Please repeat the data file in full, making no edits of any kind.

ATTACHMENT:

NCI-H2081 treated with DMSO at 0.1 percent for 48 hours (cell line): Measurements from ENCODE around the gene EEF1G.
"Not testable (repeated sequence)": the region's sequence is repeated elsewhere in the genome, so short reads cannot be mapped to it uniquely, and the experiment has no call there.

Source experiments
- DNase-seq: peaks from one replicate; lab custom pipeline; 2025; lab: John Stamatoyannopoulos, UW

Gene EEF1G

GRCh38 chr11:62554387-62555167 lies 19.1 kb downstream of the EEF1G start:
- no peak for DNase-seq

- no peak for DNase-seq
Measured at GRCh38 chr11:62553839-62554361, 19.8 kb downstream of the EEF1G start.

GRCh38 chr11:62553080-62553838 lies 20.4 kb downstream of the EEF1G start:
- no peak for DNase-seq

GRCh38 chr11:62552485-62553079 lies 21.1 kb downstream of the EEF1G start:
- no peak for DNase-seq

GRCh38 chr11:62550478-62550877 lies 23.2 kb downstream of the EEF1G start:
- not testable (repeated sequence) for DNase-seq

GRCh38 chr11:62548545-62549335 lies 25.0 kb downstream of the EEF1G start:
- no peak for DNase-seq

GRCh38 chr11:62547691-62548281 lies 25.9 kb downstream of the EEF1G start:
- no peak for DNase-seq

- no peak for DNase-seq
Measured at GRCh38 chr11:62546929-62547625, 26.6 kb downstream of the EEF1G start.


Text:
NCI-H2081 treated with DMSO at 0.1 percent for 48 hours (cell line): Measurements from ENCODE around the gene EEF1G.
"Not testable (repeated sequence)": the region's sequence is repeated elsewhere in the genome, so short reads cannot be mapped to it uniquely, and the experiment has no call there.

Source experiments
- DNase-seq: peaks from one replicate; lab custom pipeline; 2025; lab: John Stamatoyannopoulos, UW

Gene EEF1G

GRCh38 chr11:62554387-62555167 lies 19.1 kb downstream of the EEF1G start:
- no peak for DNase-seq

- no peak for DNase-seq
Measured at GRCh38 chr11:62553839-62554361, 19.8 kb downstream of the EEF1G start.

GRCh38 chr11:62553080-62553838 lies 20.4 kb downstream of the EEF1G start:
- no peak for DNase-seq

GRCh38 chr11:62552485-62553079 lies 21.1 kb downstream of the EEF1G start:
- no peak for DNase-seq

GRCh38 chr11:62550478-62550877 lies 23.2 kb downstream of the EEF1G start:
- not testable (repeated sequence) for DNase-seq

GRCh38 chr11:62548545-62549335 lies 25.0 kb downstream of the EEF1G start:
- no peak for DNase-seq

GRCh38 chr11:62547691-62548281 lies 25.9 kb downstream of the EEF1G start:
- no peak for DNase-seq

- no peak for DNase-seq
Measured at GRCh38 chr11:62546929-62547625, 26.6 kb downstream of the EEF1G start.